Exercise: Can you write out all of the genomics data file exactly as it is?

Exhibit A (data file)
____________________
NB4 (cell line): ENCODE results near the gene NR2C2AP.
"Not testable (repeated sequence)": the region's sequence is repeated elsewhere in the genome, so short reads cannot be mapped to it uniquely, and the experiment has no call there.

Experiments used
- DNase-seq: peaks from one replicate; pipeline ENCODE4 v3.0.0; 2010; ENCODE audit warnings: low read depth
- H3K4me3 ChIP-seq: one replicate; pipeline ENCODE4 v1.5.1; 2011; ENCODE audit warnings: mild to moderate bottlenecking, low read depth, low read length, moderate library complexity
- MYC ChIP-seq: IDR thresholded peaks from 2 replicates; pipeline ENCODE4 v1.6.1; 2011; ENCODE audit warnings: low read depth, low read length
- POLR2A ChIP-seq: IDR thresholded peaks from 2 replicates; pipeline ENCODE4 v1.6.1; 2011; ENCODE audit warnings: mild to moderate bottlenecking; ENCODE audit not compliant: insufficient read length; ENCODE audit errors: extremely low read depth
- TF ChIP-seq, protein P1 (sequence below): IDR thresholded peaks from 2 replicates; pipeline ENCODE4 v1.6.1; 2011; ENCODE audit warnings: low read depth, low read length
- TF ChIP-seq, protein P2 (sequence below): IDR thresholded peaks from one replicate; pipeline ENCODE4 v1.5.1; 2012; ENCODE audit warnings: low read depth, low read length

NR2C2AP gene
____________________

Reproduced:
NB4 (cell line): ENCODE results near the gene NR2C2AP.
"Not testable (repeated sequence)": the region's sequence is repeated elsewhere in the genome, so short reads cannot be mapped to it uniquely, and the experiment has no call there.

Experiments used
- DNase-seq: peaks from one replicate; pipeline ENCODE4 v3.0.0; 2010; ENCODE audit warnings: low read depth
- H3K4me3 ChIP-seq: one replicate; pipeline ENCODE4 v1.5.1; 2011; ENCODE audit warnings: mild to moderate bottlenecking, low read depth, low read length, moderate library complexity
- MYC ChIP-seq: IDR thresholded peaks from 2 replicates; pipeline ENCODE4 v1.6.1; 2011; ENCODE audit warnings: low read depth, low read length
- POLR2A ChIP-seq: IDR thresholded peaks from 2 replicates; pipeline ENCODE4 v1.6.1; 2011; ENCODE audit warnings: mild to moderate bottlenecking; ENCODE audit not compliant: insufficient read length; ENCODE audit errors: extremely low read depth
- TF ChIP-seq, protein P1 (sequence below): IDR thresholded peaks from 2 replicates; pipeline ENCODE4 v1.6.1; 2011; ENCODE audit warnings: low read depth, low read length
- TF ChIP-seq, protein P2 (sequence below): IDR thresholded peaks from one replicate; pipeline ENCODE4 v1.5.1; 2012; ENCODE audit warnings: low read depth, low read length

NR2C2AP gene